I’ve been putting this off for a couple of weeks because I wasn’t sure I was going to even write this. That and a trip to Vancouver which I’ll be writing about soon. The reason I’ve been reluctant? It will be my first bad review. (well I hope the -review- isn’t bad).
Kim and I stopped by The Dish Bistro on 124st and Stony Plain road on a Wednesday a couple of weeks ago on the way to our Wednesday night thing. I’d seen online that they have a gluten free menu and cater to allergies so that’s always large determining factor as to where we are going to eat. We arrived at 5:30 and on entering we were seated immediately, there being only one other table occupied at the time. The place has an OK ambiance but on close inspection, it’s looking a bit tired. Our server was prompt and brought us the GF menu right away. We ordered a 1/2 litre of the Torconal CabMerlot which is an alright wine selection for a house wine. Nothing special but when you don’t want a whole bottle, it is just fine.
Before you read further, here’s two things to keep in mind. I’m not a huge fan of vinegar and this experience could be a result of ordering off the gluten free menu. We were a bit rushed for time as is often the case on Wednesdays and were looking for a lighter meal in any case so we decided to have an appetizer to share and a couple of salads. We agreed that the Risotto Cakes sounded tasty. According to the menu, these are
Asiago and spinach risotto cakes stuffed with goat cheese and served on a fresh tomato salad
The cakes are served on a bed of lettuce with a thick slice of tomato chopped into pieces with some large slices of purple onion. I guess this qualifies as a fresh tomato salad but I thought it would be more tomato-ey. The tomato itself was rather tasteless, looking like a food service, it’ll ripen eventually tomato. The cakes themselves were alright. They were creamy and rich. It had mostly goat cheese notes, but I would have liked to have had a more prominent asiago flavour. And to be honest, I didn’t even notice there was spinach in the cake. However, what I liked about these cakes was completely drowned in balsamic vinegar. You can see from the picture that the straight balsamic was just poured over the cakes, soaking in and completely overpowering the flavour of the risotto. We ate around the vinegar. The greens also had quite a bit of balsamic. I am -not- a fan of straight balsamic poured on salads. Perhaps this is a personal quirk of mine but I believe a vinaigrette needs to be something more than just vinegar. I was also a bit surprised as the menu didn’t even mention a vinaigrette. I suppose they felt it needed something. It may have but I don’t believe it was 1/4 cup of vinegar.
For our mains Kim ordered the Dijon Chicken on Greens
Dijon marinated breast of chicken on mixed greens with tomatoes, carrots, Spanish onions, artichoke hearts and a roasted red pepper dressing
Kim’s salad arrived looking reasonably tasty. The chicken is served cold which was a bit of a disappointment. I’d expect cold, premade chicken in a salad from a chain restaurant (on the lower end of things). I can handle cold chicken, but cold, dry and tasteless is another thing. If there was a trace of dijon flavour we certainly couldn’t find it. The chicken itself had an almost pasty coating on it which gave it an unpleasant mouth-feel. Fortunately, the red pepper sauce was pretty good [EDIT: Apparently a couple of weeks has clouded my memory. Kim just informed me she thought the red pepper sauce was/tasted like thousand island dressing) and dipping helped mask the problems with the chicken. However, there wasn’t near enough sauce for the chicken. The artichoke hearts appeared to be pickled artichoke hearts from a bottle.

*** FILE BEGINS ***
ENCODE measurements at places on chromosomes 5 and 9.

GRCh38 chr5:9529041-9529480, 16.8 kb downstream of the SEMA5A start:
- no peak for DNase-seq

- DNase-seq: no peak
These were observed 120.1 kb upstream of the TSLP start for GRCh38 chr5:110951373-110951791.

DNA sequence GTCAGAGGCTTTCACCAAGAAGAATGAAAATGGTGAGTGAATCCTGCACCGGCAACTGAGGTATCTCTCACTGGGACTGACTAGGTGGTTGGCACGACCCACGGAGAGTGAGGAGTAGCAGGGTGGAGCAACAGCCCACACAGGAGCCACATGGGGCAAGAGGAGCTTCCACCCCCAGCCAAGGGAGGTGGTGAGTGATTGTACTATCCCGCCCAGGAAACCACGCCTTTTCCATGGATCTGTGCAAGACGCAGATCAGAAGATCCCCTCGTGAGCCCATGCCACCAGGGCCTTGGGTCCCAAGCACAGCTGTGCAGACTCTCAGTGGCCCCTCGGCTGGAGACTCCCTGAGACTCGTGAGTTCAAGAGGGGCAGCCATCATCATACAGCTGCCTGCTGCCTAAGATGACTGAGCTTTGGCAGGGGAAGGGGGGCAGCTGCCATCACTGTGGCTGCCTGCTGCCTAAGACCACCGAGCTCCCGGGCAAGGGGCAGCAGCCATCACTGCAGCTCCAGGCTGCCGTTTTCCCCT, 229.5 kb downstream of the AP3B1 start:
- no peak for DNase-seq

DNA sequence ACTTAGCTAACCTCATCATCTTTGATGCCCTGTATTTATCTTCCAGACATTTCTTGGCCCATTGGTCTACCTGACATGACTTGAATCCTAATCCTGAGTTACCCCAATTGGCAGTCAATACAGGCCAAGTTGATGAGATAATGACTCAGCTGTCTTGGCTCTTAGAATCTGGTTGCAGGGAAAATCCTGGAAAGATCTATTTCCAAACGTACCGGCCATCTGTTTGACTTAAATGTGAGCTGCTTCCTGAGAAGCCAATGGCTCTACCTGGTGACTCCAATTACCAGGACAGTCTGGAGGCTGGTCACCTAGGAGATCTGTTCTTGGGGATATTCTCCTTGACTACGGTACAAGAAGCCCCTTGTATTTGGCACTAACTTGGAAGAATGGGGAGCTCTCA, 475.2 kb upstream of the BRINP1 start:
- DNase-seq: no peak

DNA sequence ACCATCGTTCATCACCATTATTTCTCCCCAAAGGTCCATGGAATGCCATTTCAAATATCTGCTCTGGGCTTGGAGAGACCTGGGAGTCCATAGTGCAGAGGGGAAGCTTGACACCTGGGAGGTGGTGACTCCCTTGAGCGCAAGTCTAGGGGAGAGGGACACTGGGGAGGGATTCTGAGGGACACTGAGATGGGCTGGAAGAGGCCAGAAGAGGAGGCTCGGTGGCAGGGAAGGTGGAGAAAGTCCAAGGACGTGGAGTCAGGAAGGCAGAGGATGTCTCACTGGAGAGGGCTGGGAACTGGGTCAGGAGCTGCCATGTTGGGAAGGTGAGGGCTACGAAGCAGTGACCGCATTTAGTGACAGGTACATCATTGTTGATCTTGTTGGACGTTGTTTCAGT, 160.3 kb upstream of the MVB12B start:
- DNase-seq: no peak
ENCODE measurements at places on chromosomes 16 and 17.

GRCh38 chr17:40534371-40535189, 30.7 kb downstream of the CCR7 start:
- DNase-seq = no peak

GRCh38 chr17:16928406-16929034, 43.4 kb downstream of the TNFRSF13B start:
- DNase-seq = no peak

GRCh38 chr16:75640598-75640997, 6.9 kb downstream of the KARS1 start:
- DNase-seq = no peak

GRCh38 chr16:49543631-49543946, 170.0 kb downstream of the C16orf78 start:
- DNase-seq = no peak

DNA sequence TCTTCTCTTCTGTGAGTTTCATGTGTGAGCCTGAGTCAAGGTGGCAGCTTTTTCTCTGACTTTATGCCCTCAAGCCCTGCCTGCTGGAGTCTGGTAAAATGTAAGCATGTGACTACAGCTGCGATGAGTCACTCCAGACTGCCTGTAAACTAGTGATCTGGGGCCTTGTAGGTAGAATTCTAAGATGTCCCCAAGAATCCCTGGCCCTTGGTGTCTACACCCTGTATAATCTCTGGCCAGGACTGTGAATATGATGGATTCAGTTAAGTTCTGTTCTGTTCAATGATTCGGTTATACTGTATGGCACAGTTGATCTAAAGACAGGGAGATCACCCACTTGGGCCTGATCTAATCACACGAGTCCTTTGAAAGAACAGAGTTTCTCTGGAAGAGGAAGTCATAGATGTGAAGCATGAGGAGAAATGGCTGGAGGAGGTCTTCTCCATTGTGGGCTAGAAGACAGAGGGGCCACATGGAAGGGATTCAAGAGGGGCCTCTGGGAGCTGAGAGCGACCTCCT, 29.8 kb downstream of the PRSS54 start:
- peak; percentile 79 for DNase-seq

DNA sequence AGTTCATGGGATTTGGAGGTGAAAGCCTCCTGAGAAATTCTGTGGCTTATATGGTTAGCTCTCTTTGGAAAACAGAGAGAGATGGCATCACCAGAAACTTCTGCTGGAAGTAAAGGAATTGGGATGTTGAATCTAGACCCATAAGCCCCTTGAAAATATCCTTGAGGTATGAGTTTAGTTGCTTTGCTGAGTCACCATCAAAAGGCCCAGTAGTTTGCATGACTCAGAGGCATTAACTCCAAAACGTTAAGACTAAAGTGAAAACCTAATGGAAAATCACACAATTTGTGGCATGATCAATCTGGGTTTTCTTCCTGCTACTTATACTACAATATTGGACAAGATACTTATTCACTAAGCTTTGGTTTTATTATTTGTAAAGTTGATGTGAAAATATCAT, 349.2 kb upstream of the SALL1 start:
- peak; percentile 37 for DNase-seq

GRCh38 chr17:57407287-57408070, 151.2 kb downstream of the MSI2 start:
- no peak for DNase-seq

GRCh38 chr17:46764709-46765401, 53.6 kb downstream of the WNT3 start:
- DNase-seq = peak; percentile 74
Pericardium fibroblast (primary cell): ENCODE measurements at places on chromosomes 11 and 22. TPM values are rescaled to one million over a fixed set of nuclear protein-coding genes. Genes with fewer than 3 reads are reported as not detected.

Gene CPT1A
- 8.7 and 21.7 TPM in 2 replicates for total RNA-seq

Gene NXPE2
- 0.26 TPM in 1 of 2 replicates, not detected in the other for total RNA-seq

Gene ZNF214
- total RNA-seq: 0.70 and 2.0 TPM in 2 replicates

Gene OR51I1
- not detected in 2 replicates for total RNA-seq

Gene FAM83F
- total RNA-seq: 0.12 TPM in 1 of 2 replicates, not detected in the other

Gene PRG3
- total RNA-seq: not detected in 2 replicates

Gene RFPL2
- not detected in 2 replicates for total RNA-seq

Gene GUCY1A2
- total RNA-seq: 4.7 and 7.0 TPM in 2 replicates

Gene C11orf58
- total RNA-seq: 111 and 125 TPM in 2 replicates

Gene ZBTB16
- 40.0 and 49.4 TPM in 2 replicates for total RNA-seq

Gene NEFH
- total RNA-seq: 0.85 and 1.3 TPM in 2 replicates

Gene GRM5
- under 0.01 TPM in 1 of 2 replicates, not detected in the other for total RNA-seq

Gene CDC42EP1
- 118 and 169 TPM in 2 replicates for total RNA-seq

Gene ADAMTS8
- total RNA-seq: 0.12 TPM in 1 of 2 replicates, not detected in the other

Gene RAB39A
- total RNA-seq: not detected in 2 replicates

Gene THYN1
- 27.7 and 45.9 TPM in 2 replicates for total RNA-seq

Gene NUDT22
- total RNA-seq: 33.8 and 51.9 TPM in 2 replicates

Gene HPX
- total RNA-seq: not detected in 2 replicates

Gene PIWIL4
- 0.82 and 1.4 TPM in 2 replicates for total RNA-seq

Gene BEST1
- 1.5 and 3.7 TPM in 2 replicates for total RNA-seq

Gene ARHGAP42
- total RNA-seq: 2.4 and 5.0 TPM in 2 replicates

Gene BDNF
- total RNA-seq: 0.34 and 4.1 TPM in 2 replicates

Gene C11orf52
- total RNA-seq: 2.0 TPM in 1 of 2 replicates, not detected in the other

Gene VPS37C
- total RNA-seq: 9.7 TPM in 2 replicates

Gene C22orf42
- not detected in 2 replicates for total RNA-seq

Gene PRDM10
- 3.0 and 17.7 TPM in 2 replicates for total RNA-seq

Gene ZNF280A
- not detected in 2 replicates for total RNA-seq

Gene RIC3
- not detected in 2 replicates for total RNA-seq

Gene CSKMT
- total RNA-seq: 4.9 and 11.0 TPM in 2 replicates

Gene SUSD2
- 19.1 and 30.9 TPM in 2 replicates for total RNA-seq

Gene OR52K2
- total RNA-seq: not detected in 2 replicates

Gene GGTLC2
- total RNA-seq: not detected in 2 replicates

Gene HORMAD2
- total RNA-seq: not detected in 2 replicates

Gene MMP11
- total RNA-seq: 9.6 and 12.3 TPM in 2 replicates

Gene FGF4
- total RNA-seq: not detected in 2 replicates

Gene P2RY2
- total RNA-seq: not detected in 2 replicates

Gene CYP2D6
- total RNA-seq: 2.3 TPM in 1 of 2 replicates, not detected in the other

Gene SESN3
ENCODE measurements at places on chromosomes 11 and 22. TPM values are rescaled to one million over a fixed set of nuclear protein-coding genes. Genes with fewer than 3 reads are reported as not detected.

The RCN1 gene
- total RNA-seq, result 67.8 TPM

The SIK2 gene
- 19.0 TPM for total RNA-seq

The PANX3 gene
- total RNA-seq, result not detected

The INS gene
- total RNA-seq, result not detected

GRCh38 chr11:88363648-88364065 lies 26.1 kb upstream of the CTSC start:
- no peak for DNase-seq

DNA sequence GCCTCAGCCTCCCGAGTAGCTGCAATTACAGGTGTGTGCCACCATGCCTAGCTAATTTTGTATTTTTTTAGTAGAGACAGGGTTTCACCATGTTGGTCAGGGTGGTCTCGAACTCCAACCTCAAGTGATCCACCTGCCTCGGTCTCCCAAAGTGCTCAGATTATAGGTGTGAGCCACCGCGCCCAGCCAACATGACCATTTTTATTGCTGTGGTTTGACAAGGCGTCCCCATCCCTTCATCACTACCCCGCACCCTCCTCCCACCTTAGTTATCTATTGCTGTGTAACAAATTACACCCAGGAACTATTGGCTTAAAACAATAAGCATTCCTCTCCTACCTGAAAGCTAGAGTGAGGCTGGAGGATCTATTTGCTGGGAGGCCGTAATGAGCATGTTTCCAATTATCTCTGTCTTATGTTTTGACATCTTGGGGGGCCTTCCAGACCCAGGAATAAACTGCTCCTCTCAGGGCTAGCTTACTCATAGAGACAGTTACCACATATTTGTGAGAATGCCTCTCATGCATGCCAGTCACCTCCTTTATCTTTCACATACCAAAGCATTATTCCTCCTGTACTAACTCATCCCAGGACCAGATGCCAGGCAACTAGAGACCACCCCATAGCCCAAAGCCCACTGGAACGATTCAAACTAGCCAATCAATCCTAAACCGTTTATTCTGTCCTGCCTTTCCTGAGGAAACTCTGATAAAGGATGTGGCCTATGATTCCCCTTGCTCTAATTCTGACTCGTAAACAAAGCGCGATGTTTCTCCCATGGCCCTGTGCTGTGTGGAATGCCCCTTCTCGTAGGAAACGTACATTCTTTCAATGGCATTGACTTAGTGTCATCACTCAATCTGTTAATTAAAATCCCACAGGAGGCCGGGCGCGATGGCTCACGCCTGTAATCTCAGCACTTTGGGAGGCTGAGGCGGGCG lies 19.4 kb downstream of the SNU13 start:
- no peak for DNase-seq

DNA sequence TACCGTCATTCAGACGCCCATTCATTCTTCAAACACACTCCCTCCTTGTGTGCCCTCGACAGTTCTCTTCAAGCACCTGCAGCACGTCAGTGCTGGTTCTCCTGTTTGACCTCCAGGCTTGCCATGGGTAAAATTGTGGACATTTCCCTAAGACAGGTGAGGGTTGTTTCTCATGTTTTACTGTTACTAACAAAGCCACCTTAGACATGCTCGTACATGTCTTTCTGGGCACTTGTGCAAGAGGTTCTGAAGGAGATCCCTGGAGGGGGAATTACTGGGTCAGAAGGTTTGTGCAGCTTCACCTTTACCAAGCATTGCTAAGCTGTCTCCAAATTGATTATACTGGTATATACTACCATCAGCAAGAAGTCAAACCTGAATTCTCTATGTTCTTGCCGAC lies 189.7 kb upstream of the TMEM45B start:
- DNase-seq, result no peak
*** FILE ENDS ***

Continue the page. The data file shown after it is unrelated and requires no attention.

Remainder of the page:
I ordered the Spicy Beef on Greens
Chili and garlic marinated beef flank steak on mixed greens with tomatoes, carrots, Spanish onions, artichoke hearts and a fresh herb citrus vinaigrette.
Flank steak can be a difficult thing to prepare due to its toughness. Marinating and/or braising is usually used to help break down the muscle fibres and produce a more tender end result. In the case of my dish, neither seemed to have worked. The steak was tough. Really tough. Almost beef jerky tough. The flavour? Spicy? Chili? Garlic? I could not detect any hint of heat, garlic or chili in any piece I tried. Now there may be a reason for this. The entire dish was absolutely soaked in balsamic vinegar. Fresh herb citrus? No idea. All I could taste was balsamic. Not vinaigrette. Balsamic. Vinegar. The greens were even worse than the beef. Drowning in the stuff. Completely inedible. I ended up eating the rest of Kim’s chicken, which by this time was not as bad as I originally thought. At least it didn’t make my mouth burn. And burn. Two hours later my mouth was still feeling the effects of my vinegar soaked meal.
Now with this bad of an experience, you may be wondering why we didn’t send the food back. Firstly, we had to be somewhere and didn’t really have time to wait. But mostly, I’m not sure what difference it would have made. It’s not as if we were served an under or over done piece of meat. This is apparently how these dishes are served. And to be honest, I’m someone who almost never sends anything back. I’m working on it. I’d be interested in hearing from others to find out if this was a bad gluten free dining experience or simply a bad dining experience.
As I mentioned at the beginning of this post, I really debated whether I should even write this. But I decided that if I’m going to write reviews, I’ve got to write about bad experiences as well as good. So here it is.